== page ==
Whether you think that Italians voted for clowns or not, the election outcome was probably near the worst case scenario for markets. The only worse outcome would have been an outright Berlusconi majority in both houses of parliament. As it happens, after an initial strong drop, markets have taken the election results in stride. This may sound strange, if you consider that one Italian out of four voted for Grillo, ¼ for Berlusconi, ¼ for Bersani, and the balance voted Monti or didn’t vote.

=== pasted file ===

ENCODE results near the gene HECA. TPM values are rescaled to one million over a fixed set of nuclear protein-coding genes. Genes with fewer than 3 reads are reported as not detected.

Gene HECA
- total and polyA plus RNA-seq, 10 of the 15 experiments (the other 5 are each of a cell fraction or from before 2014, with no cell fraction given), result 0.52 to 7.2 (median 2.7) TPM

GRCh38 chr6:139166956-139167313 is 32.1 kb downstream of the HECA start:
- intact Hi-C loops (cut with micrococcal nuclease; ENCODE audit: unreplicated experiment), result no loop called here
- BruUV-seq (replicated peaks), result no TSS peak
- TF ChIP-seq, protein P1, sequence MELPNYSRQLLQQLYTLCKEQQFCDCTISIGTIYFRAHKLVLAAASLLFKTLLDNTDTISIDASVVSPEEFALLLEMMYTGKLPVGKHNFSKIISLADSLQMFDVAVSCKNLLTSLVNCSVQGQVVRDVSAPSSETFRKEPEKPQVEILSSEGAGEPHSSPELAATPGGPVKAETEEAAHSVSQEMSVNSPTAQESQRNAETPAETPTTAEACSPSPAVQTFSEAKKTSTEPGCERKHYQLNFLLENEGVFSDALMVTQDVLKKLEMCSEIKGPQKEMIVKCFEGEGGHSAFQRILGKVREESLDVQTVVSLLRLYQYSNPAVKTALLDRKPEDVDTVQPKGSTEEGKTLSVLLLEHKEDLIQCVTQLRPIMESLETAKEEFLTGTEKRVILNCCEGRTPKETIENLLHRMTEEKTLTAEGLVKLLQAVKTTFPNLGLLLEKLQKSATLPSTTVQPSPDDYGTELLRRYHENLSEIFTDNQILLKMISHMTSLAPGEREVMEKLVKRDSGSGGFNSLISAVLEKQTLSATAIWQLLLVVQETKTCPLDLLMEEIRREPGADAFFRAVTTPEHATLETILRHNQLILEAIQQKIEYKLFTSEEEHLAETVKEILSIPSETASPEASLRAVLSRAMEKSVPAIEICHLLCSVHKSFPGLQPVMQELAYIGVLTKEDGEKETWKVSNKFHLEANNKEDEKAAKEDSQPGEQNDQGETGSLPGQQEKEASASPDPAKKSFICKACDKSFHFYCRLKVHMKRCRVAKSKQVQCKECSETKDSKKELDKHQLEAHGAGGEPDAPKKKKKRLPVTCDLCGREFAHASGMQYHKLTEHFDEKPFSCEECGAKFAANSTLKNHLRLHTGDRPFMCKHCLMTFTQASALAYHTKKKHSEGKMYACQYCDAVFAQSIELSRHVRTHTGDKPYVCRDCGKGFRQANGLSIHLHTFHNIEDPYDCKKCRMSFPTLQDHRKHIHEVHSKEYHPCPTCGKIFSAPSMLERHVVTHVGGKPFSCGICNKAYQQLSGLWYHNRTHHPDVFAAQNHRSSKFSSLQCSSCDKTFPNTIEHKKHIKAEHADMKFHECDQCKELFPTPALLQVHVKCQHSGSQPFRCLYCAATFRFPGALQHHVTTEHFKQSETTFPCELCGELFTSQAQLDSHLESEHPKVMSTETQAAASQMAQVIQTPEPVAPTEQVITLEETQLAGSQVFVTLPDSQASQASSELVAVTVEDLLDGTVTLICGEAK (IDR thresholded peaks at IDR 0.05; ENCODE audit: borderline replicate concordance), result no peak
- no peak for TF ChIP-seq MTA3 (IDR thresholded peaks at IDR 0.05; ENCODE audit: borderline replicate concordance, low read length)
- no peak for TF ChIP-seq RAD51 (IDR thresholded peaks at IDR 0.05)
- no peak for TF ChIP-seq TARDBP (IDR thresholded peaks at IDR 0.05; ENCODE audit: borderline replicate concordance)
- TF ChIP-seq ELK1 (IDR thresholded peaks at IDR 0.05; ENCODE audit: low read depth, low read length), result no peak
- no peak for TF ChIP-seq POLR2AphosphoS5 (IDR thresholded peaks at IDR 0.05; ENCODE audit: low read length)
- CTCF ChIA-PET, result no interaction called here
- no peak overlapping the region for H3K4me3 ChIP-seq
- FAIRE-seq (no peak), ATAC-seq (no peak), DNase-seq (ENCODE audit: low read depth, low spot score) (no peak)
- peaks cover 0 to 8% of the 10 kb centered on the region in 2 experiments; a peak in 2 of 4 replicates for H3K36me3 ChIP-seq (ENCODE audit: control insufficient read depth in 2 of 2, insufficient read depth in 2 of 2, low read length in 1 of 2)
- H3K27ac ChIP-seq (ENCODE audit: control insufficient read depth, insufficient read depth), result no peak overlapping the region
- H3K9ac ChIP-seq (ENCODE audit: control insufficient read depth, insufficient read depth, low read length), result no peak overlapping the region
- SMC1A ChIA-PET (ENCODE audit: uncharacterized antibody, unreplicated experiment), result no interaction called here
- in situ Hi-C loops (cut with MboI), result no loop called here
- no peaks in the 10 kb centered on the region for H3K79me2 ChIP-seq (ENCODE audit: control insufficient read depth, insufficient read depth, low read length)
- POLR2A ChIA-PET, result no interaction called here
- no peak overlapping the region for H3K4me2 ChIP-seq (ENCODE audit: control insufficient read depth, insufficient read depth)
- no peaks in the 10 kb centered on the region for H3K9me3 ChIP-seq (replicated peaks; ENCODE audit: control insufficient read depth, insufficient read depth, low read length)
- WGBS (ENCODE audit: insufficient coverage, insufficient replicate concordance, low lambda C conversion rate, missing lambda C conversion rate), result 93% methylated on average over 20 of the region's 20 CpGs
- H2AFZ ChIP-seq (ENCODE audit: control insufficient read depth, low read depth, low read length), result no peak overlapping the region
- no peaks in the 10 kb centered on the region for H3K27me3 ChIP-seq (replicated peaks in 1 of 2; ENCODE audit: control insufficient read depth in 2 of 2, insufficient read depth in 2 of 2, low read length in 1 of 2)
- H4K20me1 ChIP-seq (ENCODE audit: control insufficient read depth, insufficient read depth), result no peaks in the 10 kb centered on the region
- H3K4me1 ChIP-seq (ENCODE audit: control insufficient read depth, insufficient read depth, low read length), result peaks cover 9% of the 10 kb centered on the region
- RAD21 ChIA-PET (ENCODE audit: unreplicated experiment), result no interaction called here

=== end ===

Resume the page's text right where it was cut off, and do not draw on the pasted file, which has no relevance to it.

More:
One way to explain this mute reaction is that the situation now is very different than the situation in November 2011. At that time, Italy needed to put in place measure to steer the ship, say at least 90 degrees away from the Berlusconi’s route, and that required action. In early 2013, the situation is very different. Monti’s government steered the ship due north towards quiet waters, and until a new captain changes course, Italy is in a sound route. Given that no government from one party will be able to rule, it is likely that it will take some time for a new government to take office and in any case it will be a coalition that will either include Monti or that will be led by a Monti like technocrat. The markets don’t mind such a solution at all, as in 2013, no news is good news!